Jobs and the Future of Work

Are you sure you want to leave your job?

Arthur Steinmetz
Chairman, OppenheimerFunds
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As someone who has been with the same firm for 29 years, I don’t have much experience with leaving employers. But early in my career, I did switch jobs for the most fortunate of reasons. I came to OppenheimerFunds in 1986 because the analyst role I accepted back then offered greater responsibilities and a clearer career path than I had at my previous firm.

Of course, that is a good reason to change jobs. But I know the choice between two courses is not always so clear. Even if your gut instincts are leaning in one direction, you’ll want to be sure you make a decision that is in your long-term interests. You’ll have to do your due diligence and gain a thorough understanding of your options. Answering the following questions can be a good place to start.

  1. Are all your reasons for considering a job transition valid? You may be thinking about quitting a job because it doesn’t offer what you need or you’re frustrated with dealing with recurring problems. If you haven’t given up all hope yet, spend a little time testing your assumptions. Try something you never have before or solicit opinions from people you don’t normally engage with. You may gain a new perspective or a different way to deal with problems that could significantly change the dynamic at your job.
  2. Have you had a serious discussion with your current boss? It’s worth scheduling time with your manager to talk candidly about the challenges you’re having with your current job. If the scope of your role feels too narrow, or, at the opposite end of the spectrum, if the demands of the job have become excessive, your boss may have solutions. When given the opportunity, people can surprise you.
  3. Are you playing your card of another offer carefully? If you already have another offer, but are still open to staying with your current firm, you can have the conversation with your boss from a position of strength, negotiating for things you might not have had the confidence to raise otherwise. Still, you may not want to reveal the offer during your talk. Bosses react differently to that news. While you might hope to elicit a counteroffer, some supervisors might read your having gone through a full search with another firm as a sign you’ve lost your commitment to the current one.
  4. Is inertia keeping you in place? Staying with the devil you know to avoid the one you don’t shouldn’t be the only reason for keeping an unsatisfying job. Change is scary and challenging. If you’re young, you may not have enough savings to carry you over until you find a better job, and later stages of life present inescapable commitments like mortgages and family financial obligations. Only you can determine if it’s financially feasible to jump ship. But fear of the unknown shouldn’t be what stops you from taking that leap. I firmly believe that you’re never too old to reinvent yourself. When you do land a more fulfilling job, your only regret may be that you didn’t act sooner.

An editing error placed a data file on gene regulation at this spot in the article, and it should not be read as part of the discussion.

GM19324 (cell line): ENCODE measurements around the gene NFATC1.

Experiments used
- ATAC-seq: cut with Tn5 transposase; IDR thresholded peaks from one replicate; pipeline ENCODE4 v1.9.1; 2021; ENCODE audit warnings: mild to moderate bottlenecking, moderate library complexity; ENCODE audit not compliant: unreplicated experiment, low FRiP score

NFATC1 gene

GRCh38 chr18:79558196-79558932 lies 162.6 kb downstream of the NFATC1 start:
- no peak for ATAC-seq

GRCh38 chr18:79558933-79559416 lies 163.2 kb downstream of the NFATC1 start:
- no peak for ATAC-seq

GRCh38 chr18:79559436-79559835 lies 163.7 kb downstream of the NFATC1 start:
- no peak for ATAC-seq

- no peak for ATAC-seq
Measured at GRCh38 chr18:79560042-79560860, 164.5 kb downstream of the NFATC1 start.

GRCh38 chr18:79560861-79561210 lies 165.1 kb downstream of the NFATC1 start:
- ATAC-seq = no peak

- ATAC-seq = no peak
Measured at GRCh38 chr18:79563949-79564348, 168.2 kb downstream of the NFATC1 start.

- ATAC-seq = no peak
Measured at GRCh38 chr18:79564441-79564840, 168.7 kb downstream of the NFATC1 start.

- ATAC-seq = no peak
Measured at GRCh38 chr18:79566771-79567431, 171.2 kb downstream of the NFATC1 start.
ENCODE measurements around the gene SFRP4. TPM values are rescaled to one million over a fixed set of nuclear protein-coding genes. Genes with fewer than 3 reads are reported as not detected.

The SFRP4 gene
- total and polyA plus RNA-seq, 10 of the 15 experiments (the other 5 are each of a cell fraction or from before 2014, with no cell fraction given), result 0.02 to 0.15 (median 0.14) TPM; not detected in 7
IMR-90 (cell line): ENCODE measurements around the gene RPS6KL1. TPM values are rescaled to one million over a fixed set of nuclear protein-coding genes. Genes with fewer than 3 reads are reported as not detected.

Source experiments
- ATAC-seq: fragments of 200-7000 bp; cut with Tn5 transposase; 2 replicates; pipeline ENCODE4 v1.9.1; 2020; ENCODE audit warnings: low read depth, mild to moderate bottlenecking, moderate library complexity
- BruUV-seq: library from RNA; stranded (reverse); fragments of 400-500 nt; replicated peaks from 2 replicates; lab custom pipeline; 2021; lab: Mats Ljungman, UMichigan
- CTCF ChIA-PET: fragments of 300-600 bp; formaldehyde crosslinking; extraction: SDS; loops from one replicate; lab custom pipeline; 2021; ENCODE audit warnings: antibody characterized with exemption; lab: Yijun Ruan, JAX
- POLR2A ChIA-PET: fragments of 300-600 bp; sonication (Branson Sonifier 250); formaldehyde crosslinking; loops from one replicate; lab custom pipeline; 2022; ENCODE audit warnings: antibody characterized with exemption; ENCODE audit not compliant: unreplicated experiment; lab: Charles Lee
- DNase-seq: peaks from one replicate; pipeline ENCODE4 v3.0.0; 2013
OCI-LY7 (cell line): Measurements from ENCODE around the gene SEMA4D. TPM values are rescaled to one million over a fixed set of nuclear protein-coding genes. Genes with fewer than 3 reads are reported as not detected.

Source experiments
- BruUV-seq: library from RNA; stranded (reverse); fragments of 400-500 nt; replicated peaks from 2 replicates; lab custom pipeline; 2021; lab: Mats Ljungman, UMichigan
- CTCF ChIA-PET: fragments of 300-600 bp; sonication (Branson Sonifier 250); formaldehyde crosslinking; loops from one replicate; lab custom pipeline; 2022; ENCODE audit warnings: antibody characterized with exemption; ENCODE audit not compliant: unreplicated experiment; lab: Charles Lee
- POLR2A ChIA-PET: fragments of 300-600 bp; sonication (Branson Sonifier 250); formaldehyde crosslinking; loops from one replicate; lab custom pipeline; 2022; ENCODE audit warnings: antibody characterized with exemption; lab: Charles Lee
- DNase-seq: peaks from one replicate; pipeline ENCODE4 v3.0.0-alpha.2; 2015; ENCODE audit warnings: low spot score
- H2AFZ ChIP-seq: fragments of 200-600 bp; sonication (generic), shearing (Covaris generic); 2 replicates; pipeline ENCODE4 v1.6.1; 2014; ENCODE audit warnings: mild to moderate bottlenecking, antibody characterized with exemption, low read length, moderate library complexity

5. Are you realistically evaluating another offer? When you’ve reached your breaking point with seemingly intractable problems, it’s easy to imagine a new place will be free of them. But no job is without its challenges. When applying at another firm, you’ll want to learn as much as you can about its culture. That includes reaching out to acquaintances, former colleagues, or any LinkedIn connections who may have worked there. It’s true that you can’t ever fully know a place until you’re inside and on the payroll. Still, getting a close look from the outside will help you avoid any “grass is greener” assumptions.
  6. Has your current situation become intolerable? Of course, if the answer is “Yes,” it’s time to take action. You might think you can keep toughing it out, but you have to be honest with yourself about the toll that stress is taking on you — and the people you go home to every night.

Always stay classy

If the answers to these questions lead you to writing a letter of resignation, you’ll want to exit gracefully. Burning bridges is never a good idea, regardless of how much satisfaction it might momentarily bring. You never know when the arcs at various stages of your career might cross again. The lasting impression you’ll want to leave with everyone — including your most difficult colleagues — is that you are a class act.

This article is published in collaboration with LinkedIn. Publication does not imply endorsement of views by the World Economic Forum.

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Author: Arthur Steinmetz is the Chairman, CEO and President at OppenheimerFunds.

Image: A businessman walks through a station in Tokyo June 27, 2008. REUTERS/Yuriko Nakao. 

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